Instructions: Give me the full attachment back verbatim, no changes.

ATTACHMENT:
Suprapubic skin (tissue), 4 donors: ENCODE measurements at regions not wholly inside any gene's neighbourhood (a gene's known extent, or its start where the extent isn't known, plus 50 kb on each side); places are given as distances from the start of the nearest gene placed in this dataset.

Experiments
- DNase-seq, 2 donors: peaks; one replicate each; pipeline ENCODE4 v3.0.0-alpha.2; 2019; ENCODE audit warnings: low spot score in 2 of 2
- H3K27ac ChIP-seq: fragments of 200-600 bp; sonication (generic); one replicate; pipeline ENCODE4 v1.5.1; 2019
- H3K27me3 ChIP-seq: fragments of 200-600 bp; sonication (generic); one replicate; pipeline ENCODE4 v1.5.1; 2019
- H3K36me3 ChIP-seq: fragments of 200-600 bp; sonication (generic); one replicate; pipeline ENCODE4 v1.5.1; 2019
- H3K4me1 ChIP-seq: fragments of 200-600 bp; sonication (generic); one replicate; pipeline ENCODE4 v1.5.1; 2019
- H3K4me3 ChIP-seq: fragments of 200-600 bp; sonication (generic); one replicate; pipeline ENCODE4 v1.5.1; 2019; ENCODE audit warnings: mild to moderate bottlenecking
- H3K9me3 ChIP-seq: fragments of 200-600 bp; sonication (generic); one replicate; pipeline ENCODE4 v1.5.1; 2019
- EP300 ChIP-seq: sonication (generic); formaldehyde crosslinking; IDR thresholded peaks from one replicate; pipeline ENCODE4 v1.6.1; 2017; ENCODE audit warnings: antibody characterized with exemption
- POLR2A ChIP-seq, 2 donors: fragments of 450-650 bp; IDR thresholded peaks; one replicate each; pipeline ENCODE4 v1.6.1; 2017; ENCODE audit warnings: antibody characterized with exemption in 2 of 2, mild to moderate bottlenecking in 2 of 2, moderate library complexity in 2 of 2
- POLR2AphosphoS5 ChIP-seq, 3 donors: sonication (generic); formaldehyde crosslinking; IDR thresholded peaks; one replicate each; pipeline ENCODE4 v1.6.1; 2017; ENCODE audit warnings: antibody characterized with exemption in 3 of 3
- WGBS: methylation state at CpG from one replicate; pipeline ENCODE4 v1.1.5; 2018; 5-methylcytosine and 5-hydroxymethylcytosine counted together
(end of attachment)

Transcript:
Suprapubic skin (tissue), 4 donors: ENCODE measurements at regions not wholly inside any gene's neighbourhood (a gene's known extent, or its start where the extent isn't known, plus 50 kb on each side); places are given as distances from the start of the nearest gene placed in this dataset.

Experiments
- DNase-seq, 2 donors: peaks; one replicate each; pipeline ENCODE4 v3.0.0-alpha.2; 2019; ENCODE audit warnings: low spot score in 2 of 2
- H3K27ac ChIP-seq: fragments of 200-600 bp; sonication (generic); one replicate; pipeline ENCODE4 v1.5.1; 2019
- H3K27me3 ChIP-seq: fragments of 200-600 bp; sonication (generic); one replicate; pipeline ENCODE4 v1.5.1; 2019
- H3K36me3 ChIP-seq: fragments of 200-600 bp; sonication (generic); one replicate; pipeline ENCODE4 v1.5.1; 2019
- H3K4me1 ChIP-seq: fragments of 200-600 bp; sonication (generic); one replicate; pipeline ENCODE4 v1.5.1; 2019
- H3K4me3 ChIP-seq: fragments of 200-600 bp; sonication (generic); one replicate; pipeline ENCODE4 v1.5.1; 2019; ENCODE audit warnings: mild to moderate bottlenecking
- H3K9me3 ChIP-seq: fragments of 200-600 bp; sonication (generic); one replicate; pipeline ENCODE4 v1.5.1; 2019
- EP300 ChIP-seq: sonication (generic); formaldehyde crosslinking; IDR thresholded peaks from one replicate; pipeline ENCODE4 v1.6.1; 2017; ENCODE audit warnings: antibody characterized with exemption
- POLR2A ChIP-seq, 2 donors: fragments of 450-650 bp; IDR thresholded peaks; one replicate each; pipeline ENCODE4 v1.6.1; 2017; ENCODE audit warnings: antibody characterized with exemption in 2 of 2, mild to moderate bottlenecking in 2 of 2, moderate library complexity in 2 of 2
- POLR2AphosphoS5 ChIP-seq, 3 donors: sonication (generic); formaldehyde crosslinking; IDR thresholded peaks; one replicate each; pipeline ENCODE4 v1.6.1; 2017; ENCODE audit warnings: antibody characterized with exemption in 3 of 3
- WGBS: methylation state at CpG from one replicate; pipeline ENCODE4 v1.1.5; 2018; 5-methylcytosine and 5-hydroxymethylcytosine counted together